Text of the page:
In preparing for disasters, we often think about having enough food and water to hold out. But a significant factor is a lot less tangible: social connections.

How involved are you in your community? How far does your social network extend?

One study found that during the March 2011 tsunami that killed about 20,000 people in Japan, those living in communities with high levels of trust and social interaction had higher survival rates. In another study by Daniel Aldrich, director of Northeastern University’s security and resilience program, researchers found that Facebook users were more likely to evacuate during Hurricanes Harvey, Irma and Maria if their friends-of-friends network on Facebook included more people in different geographic areas.

“Broader, more diverse networks give you more diverse information,” said Aldrich.

Community trust and social networks are examples of social capital. “The nice thing about social capital, like other forms of capital, is it can be built,” he said.

Cities can invest in parks, libraries and other public spaces. Individuals can take even simpler steps: Introduce yourself to your closest neighbors. Organize block parties and other neighborhood events. Attend public meetings. And join social media groups based in your community.


Defend your space

Those who’ve followed news coverage of major fires have likely come across some firefighting lingo with which they may not be familiar. One phrase that comes up often is “wildland urban interface.” In past interviews with the RN&R, Reno Fire Marshal Tray Palmer has explained that the term refers to areas where human development meets unoccupied, undeveloped land—and, for the City of Reno, most of it lies near the official jurisdiction borders. For the Truckee Meadows Fire Protection District, which serves unincorporated Washoe County, the majority of its 1,000-mile jurisdiction lies within the wildland urban interface.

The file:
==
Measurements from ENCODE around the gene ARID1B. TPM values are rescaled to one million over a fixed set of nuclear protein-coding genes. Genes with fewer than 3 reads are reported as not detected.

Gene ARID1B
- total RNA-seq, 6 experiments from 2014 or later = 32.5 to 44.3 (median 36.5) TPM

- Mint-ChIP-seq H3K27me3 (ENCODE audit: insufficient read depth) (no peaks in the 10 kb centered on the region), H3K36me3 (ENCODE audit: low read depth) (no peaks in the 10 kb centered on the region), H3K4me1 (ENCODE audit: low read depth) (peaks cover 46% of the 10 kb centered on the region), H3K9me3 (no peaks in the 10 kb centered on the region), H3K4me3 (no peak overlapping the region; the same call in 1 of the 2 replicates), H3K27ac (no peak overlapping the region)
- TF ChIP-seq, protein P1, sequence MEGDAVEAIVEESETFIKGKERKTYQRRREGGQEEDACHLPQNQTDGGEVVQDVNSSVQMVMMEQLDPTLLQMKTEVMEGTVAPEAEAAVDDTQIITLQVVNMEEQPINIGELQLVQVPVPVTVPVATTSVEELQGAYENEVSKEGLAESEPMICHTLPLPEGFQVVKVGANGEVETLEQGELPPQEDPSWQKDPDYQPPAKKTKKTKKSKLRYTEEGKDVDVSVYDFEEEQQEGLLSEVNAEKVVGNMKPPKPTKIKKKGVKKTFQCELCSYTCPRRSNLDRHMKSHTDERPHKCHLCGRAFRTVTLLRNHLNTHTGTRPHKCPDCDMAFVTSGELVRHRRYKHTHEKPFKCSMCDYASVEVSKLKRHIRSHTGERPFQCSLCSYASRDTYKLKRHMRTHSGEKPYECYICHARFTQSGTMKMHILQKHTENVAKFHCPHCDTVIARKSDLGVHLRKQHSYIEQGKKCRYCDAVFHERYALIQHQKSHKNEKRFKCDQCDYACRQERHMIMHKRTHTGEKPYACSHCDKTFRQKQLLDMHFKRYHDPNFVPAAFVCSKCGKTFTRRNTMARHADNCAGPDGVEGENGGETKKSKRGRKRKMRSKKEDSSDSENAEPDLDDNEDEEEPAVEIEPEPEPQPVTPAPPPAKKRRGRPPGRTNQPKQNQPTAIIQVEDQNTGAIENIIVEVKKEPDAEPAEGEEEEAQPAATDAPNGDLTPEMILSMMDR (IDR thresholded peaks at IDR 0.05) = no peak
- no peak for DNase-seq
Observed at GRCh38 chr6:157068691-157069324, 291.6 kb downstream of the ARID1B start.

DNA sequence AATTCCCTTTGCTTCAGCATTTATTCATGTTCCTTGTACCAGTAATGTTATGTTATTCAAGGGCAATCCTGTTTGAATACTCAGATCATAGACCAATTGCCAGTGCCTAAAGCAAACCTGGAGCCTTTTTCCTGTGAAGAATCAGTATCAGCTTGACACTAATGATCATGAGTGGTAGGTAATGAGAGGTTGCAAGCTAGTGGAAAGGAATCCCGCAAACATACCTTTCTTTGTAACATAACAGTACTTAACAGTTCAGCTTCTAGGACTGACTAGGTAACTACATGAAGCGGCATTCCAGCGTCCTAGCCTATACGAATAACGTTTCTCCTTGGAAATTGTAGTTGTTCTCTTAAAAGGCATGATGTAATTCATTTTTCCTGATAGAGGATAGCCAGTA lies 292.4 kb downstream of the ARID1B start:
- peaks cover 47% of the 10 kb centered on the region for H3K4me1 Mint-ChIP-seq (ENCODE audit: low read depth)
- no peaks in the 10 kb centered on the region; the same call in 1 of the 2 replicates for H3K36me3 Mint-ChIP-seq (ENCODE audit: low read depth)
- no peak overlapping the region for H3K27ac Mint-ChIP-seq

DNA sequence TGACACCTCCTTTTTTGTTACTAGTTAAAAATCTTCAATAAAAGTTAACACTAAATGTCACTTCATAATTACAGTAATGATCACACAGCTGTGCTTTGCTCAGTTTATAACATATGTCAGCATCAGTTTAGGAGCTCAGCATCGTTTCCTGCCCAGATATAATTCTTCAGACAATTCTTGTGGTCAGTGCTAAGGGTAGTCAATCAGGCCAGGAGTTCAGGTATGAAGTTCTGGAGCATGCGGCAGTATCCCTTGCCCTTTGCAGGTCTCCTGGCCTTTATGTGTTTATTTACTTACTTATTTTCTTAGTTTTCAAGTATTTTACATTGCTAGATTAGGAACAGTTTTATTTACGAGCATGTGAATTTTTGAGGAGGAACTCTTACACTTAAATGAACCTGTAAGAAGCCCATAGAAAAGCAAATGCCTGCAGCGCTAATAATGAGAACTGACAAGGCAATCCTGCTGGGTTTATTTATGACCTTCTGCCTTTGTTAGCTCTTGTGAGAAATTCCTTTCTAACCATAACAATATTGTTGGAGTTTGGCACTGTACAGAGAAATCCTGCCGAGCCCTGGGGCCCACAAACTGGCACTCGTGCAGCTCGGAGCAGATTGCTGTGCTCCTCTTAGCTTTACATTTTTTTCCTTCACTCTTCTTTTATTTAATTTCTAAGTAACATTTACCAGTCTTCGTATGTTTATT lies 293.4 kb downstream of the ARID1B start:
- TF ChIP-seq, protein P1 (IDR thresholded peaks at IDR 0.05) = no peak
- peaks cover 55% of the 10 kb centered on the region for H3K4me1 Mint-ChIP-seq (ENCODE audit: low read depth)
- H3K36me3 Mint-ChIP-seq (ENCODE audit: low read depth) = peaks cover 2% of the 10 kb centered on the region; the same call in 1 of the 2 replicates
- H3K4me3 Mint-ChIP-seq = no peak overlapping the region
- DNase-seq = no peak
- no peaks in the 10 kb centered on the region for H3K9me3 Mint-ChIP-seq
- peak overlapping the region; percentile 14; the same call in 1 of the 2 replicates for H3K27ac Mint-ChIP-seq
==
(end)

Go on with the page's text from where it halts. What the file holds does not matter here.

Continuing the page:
Another term people may have heard is “defensible space.” It refers to space surrounding a building that’s been cleared of brush and combustible materials to make it easier to defend from encroaching fire.

In an interview last fall, RFD Battalion Chief Mark Winkelman recalled that when a swath of the Caughlin Ranch neighborhood burned in November 2011, it was largely due to a lack of defensible space around homes—and one type of plant in particular that the department wants homeowners to get rid of.

“I’ll tell you from experience, Winkleman said. “After investigating the houses after the Caughlin Fire—the majority of the houses that burned, even the stucco houses, had junipers right up against the exterior walls.”

It’s part of the reason the RFD runs an awareness campaign called “Junk the Junipers” during fire season.

“We’re trying to get people to pull out super fire-reactive juniper plants and replace them with less reactive things, … and it’s hard to convince people to do a lot of this, and so they take a lot of this risk on themselves when they don’t,” Winkleman said.

For renters, making a defensible space may not be as easy, as they’ll have to get approval from landlords or property owners before taking action to create one. Laurie Schoeman, who oversees the resiliency and disaster recovery program at Enterprise Community Partners, an affordable housing nonprofit, says tenants should organize themselves and work with property owners to ensure a property has defensible space and other safety precautions in place.

“Residents are the eyes and ears for the building and the community,” she said.

Enterprise offers a “Ready to Respond” kit for property owners and renters on its website. Renters should also purchase renters’ insurance.